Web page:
The anti-breastfeeding lobby would say that banning formula advertising takes away choices from parents and makes those who did not breastfeed feel guilty… For a start, no one can give guilt to another, the guilt surrounding feeding choices is a subject for a whole other blog post, for today I’d like to consider another way of looking at the WHO code’s ban on the advertising of infant formula…
Formula does not need advertising. Mothers who need it know it is there, they know where to buy it, they can ask their health professionals for information, the instructions for each brand are carefully printed on each packet because it is so very important to make the milk up correctly to minimise the risks of making it too concentrated, too dilute or introducing bugs your baby would be better without.
Advertising formula is simply there to LIMIT parents free choice by making them believe that any one brand is better than any other and it is there to subtly (and not so subtly) undermine public confidence in human milk. Women who need or want to use formula need good advice that they don’t get from advertising and they need to know about any applicable public health schemes which help with the high cost of feeding babies a human milk substitute. Women also need to know the relative health costs and benefits of their choices and they need good support when they choose to breastfeed to ensure that they stand the maximum chance of it being a successful and fulfilling relationship.
Advertising formula as ‘as close to breastmilk as possible’ feeds into the guilt system, subconsciously reminding parents that the product is only almost as good, and ensuring that those who do choose formula remain fiercely protective of their decisions and are hostile to those women who succeeded or made a choice that was not available to them.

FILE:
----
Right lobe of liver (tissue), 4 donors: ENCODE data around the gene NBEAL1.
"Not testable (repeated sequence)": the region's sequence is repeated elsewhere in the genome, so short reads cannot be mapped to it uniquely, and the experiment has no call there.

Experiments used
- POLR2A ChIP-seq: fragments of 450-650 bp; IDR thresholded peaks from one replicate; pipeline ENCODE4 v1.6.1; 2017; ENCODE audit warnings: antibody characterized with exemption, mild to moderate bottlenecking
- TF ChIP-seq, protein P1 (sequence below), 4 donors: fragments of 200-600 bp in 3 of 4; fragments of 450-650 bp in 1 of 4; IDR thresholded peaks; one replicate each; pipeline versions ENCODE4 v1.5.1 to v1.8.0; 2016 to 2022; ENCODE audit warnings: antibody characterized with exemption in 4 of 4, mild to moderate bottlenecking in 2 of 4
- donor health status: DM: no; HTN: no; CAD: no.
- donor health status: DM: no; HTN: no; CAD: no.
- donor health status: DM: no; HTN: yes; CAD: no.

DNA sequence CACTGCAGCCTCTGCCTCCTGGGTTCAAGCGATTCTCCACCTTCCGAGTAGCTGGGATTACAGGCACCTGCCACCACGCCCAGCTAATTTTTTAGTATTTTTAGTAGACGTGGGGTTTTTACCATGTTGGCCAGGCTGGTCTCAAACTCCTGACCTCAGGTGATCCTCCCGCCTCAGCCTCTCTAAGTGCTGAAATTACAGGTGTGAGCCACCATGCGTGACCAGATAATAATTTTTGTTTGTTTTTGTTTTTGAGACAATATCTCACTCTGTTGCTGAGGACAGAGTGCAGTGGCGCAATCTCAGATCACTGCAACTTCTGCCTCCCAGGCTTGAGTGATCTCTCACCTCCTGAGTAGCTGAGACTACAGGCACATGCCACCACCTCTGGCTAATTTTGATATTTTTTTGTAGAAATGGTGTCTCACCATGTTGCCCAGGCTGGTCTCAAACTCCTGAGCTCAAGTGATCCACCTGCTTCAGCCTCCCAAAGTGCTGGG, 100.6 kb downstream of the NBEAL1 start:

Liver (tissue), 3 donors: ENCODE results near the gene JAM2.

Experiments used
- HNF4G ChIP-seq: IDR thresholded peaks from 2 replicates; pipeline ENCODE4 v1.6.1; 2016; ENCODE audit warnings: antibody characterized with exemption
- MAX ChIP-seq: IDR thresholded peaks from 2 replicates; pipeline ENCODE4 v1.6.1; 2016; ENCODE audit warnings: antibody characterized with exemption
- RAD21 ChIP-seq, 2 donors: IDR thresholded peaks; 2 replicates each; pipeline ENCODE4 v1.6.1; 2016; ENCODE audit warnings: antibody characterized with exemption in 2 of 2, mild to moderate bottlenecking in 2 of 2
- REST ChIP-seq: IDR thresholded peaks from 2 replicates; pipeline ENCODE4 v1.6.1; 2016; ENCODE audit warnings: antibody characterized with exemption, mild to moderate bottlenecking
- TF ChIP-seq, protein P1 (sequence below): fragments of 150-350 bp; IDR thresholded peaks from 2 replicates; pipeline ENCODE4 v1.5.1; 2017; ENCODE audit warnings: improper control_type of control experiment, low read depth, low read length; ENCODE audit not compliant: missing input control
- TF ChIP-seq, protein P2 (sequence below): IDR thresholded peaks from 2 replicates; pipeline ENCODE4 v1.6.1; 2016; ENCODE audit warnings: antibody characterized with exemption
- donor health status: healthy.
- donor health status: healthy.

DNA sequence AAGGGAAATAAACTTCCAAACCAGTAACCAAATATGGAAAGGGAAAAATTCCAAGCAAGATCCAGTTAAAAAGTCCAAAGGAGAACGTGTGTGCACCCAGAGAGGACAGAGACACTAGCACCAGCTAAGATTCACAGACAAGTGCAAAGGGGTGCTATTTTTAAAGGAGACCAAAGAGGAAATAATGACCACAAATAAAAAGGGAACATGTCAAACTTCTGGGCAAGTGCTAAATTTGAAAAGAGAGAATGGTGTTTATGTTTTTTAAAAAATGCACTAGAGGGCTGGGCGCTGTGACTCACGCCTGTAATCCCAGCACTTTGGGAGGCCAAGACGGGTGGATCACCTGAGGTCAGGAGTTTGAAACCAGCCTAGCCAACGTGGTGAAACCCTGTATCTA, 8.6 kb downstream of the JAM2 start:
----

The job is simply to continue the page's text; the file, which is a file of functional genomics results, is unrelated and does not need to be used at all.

Formula advertising removes choice. It is the hottest fuel for the anti-breastfeeding debate and parents don’t even realise that is what is happening or that they are being manipulated by the multi-million pound advertising budgets of those with a vested, profit related, interest in ensuring that women do not breastfeed, either through ‘choice’ or through a lack of support to ensure that breastfeeding works.
Formula advertising should be banned to protect the rights of mothers and babies to choose how they feed their babies free from commercial pressure. If the demand is there from a basis of need, as an essential food product, then advertising is completely unnecessary and banning it would not matter in the slightest.
Support for parents is not helped by fostering hostility towards those who make different choices or have different opportunities. It is time for proper support for those who want to breastfeed, and proper support for those who do not. Banning formula advertising, in all its guises, would go a long way towards achieving both.